At Trumble Physical Therapy, Passion and Compassion Lessen the Pains of Starting a Business
- Cliente destacado
Lectura de 6 minutos
Last Updated: 03/08/2022
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Women-Owned Business Series
As part of March's Women in History Month, Paychex celebrates the customer journey — challenges, inspiration, and successes of women entrepreneurs — in our Client Spotlight.
After 13 years in an outpatient orthopedic clinic — including one year in a tiny, out-of-the-way office where she treated women in debilitating pain — Christine Trumble decided it was time to move on.
It was 2013, and even though Trumble had been a physical therapist for 20-plus years since graduating from Ithaca College, she still had the desire to learn more about her profession. She had been seeing more and more patients with pelvic floor issues, so she approached the clinic’s owners with the possibility of growing the services they offered.
“It didn’t interest them, yet we were getting more patients, and these were women who were in pain, afraid to leave the house [because of bladder/bowel issues],” Trumble said. “The clinic gave me a small space down at the end of the hall, but they were not convinced we could build a practice around treating women.
“You push out a 10-pound baby, you believe you will never be the same. That is not true, women should be able to control their bladder and not have pain. I realized I could help. I just needed to build on the skills and knowledge I already had. Women deserve better," she said. "I felt weirdly obligated and I needed to help.”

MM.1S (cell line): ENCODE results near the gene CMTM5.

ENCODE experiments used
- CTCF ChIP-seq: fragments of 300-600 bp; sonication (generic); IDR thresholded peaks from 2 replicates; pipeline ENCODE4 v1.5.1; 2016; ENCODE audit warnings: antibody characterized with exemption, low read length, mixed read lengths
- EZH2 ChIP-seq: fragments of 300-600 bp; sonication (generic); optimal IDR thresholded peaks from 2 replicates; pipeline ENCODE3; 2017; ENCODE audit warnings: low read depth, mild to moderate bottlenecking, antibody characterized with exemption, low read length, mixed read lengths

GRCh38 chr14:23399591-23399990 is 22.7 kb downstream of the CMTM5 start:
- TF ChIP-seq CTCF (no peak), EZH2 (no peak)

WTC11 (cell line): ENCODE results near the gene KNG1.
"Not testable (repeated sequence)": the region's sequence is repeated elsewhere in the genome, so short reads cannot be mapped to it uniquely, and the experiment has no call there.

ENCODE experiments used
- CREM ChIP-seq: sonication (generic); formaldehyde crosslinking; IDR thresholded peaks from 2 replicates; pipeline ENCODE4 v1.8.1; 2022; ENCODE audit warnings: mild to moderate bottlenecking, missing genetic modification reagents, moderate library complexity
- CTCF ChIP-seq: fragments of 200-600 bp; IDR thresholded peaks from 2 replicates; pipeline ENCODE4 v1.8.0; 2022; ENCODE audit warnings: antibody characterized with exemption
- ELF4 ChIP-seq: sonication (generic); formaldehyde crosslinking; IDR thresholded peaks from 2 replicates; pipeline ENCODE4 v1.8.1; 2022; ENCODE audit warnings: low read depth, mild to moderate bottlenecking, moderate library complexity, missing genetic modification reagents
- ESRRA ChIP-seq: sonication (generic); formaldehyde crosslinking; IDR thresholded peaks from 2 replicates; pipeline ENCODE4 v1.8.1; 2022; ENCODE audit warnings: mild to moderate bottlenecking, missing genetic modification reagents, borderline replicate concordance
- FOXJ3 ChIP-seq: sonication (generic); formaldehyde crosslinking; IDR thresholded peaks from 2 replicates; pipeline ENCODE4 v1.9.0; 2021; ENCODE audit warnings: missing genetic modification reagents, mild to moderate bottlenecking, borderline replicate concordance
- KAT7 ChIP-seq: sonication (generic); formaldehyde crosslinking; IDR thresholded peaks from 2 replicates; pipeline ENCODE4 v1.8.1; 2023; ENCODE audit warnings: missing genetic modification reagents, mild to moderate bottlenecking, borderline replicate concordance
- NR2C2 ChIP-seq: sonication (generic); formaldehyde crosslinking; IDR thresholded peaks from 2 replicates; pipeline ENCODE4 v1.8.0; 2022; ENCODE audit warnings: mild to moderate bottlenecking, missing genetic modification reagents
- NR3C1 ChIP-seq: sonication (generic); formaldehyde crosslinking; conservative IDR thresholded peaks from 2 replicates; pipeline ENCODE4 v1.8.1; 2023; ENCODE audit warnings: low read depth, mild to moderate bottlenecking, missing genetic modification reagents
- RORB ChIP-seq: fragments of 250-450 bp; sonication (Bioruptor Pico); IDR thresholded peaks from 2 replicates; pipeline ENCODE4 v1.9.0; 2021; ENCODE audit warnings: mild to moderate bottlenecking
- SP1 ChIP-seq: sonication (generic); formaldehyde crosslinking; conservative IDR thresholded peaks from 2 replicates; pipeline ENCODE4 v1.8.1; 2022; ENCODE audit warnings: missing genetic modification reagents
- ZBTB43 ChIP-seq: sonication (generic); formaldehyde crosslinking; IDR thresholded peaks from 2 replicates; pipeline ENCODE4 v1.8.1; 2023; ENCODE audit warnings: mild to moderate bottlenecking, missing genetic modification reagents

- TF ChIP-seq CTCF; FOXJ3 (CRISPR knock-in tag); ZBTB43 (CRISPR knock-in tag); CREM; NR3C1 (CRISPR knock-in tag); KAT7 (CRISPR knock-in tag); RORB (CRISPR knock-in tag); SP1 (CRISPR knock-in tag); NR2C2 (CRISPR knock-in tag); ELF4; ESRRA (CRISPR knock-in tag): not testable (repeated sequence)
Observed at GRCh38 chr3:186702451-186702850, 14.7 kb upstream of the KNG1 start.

Flash-forward to 2022: Trumble is now the owner of Trumble Physical Therapy, and is one of its five physical therapists. April marks her seventh year in business — make that businesses, including an office in Ithaca, NY, and a recent expansion to Binghamton, NY. And there is nothing weird about her passion to help; her sense of obligation comes from being the mother of three daughters.
“I guess in a way I wanted to do this for them, to maybe change the approach and make sure that should they ever need this kind of help, that it was available,” she said.
Outside of New York City, there are only a handful of physical therapy clinics in New York state that handle pelvic floor patients. Trumble said her clientele continues to expand to all genders and ages, and at one time even to three generations of a single family.
Turning her idea into a viable business was the first hurdle, and it started with learning more about pelvic floor physical therapy.
“I would get complicated patients and have to seek out more info. The opportunity for learning never stops,” Trumble said.
Then there was simply learning how to run a business. Trumble joked that she purchased the book “Business for Dummies” but never read it. “I didn’t even know what questions to ask, so instead I polled my neighbors who were in business or who had professions related to business, and asked them what they thought was important,” she said.